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THE CARBON BUBBLE

The most important number in the new IPCC report is a warning to investors

A natural gas flare on an oil well pad burns as the sun sets outside Watford City, North Dakota
REUTERS/Andrew Cullen/File Photo/File Photo
Trillions of dollars of fossil fuel assets could suddenly lose value as a result of climate policy, the IPCC report warned.
  • Tim McDonnell
By Tim McDonnell

Climate reporter

Published

Climate policy is poised to erase $4 trillion off the books of energy companies by 2050, according to the April 4 Intergovernmental Panel on Climate Change report. That’s not just a problem for those companies: If they suddenly collapse, it will send shockwaves across the global economy and could trigger the biggest financial crisis in decades.

The “carbon bubble” started as a warning from a niche group of climate-minded financiers in the early 2010s, but has since become accepted as orthodoxy by most major regulators and financial institutions.

The idea is that much of the oil, gas, and coal held in reserve by energy companies will never be unburied once emissions pricing becomes more widespread and the economy shifts to cleaner alternatives. Infrastructure like pipelines, power plants, and export terminals may also be “stranded” before they have been in use long enough to pay back investors. If so, the companies that own those assets are overvalued, and investors are in for a rude adjustment.

Exactly how big of an adjustment depends on how aggressive climate policy becomes. $4 trillion is the estimate of stranded assets in a world that is 2 degrees Celsius warmer than pre-industrial levels, the maximum targeted in the Paris Agreement; with warming limited to 1.5C, stranded asset risk would be “higher,” the report says, without giving a specific estimate.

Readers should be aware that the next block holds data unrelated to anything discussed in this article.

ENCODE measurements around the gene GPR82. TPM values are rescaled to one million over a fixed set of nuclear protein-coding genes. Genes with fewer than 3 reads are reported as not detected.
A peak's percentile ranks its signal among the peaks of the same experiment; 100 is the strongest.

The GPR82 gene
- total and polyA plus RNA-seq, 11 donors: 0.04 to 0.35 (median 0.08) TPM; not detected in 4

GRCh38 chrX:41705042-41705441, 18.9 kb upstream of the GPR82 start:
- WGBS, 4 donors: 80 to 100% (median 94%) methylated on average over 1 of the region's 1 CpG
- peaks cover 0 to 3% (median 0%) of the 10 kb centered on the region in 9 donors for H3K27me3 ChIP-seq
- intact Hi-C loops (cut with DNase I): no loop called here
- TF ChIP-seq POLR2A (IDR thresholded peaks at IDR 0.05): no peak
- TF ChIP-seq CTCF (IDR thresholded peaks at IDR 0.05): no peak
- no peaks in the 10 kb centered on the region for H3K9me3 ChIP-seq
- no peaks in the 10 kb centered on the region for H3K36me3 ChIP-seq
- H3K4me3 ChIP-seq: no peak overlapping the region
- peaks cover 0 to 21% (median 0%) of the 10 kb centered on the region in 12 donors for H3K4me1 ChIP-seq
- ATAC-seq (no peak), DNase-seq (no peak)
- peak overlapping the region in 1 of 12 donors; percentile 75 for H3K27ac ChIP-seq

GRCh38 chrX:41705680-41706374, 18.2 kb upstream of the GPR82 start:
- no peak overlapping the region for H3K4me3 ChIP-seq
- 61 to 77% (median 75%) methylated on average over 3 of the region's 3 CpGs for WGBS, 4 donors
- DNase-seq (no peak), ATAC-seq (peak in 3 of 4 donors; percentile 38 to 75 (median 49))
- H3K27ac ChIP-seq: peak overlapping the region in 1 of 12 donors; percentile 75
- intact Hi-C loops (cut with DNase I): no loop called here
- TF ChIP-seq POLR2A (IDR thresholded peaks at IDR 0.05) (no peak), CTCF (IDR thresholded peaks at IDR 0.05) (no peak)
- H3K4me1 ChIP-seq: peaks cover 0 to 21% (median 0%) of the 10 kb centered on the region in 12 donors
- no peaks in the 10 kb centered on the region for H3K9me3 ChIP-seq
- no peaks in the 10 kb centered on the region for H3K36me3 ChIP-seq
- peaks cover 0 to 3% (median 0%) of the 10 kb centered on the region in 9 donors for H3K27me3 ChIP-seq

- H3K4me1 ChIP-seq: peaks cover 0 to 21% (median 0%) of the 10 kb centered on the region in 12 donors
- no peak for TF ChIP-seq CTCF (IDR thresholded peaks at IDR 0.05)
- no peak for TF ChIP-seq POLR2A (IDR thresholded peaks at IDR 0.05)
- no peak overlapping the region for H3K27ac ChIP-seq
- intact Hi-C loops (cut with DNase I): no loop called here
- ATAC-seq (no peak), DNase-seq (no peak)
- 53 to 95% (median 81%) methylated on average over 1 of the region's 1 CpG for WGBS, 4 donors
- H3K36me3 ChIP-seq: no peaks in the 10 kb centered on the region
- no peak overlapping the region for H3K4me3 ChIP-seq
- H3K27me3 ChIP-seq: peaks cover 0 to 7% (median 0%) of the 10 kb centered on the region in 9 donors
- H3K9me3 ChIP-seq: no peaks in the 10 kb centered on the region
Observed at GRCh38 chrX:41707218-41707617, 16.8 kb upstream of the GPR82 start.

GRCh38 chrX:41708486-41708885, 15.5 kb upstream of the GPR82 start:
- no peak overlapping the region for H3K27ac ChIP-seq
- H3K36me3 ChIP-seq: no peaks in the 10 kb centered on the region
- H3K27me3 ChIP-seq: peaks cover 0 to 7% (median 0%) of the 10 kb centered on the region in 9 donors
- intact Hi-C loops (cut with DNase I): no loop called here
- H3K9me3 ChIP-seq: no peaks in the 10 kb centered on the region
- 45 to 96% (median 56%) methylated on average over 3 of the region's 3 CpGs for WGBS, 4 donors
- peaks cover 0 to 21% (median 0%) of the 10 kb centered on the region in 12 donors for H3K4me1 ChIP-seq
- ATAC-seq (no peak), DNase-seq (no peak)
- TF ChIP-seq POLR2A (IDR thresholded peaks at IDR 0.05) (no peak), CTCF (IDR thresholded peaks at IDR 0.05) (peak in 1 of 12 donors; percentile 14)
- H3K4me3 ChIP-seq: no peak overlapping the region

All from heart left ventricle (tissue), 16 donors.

IPCC: Existing and planned fossil fuels put climate goals out of reach

In other words, $4 trillion is roughly the financial risk implied by the IPCC report’s overarching conclusion, that the world’s existing and planned fossil fuel infrastructure blows its climate goals out of the water. Assuming that policy gets stronger and clean-energy costs continue to plummet, investors must be on the lookout for stranded asset risk in their portfolios.

That was the rationale behind the Securities and Exchange Commission’s recent decision to require US public companies to disclose their climate-related risks. But merely disclosing risks doesn’t seem to be enough to make companies address them: The IPCC also found that “there is currently not enough evidence in order to conclude whether climate-related risk assessments result in increased climate action.”

That’s why the final frontier of corporate greenwashing is lobbying. Many banks and energy companies are setting decarbonization goals with one hand while lobbying against climate policy with the other, effectively seeking to deflate the carbon bubble not by investing less in fossil fuels but by ensuring their longevity. That’s a gamble with at least $4 trillion at stake.

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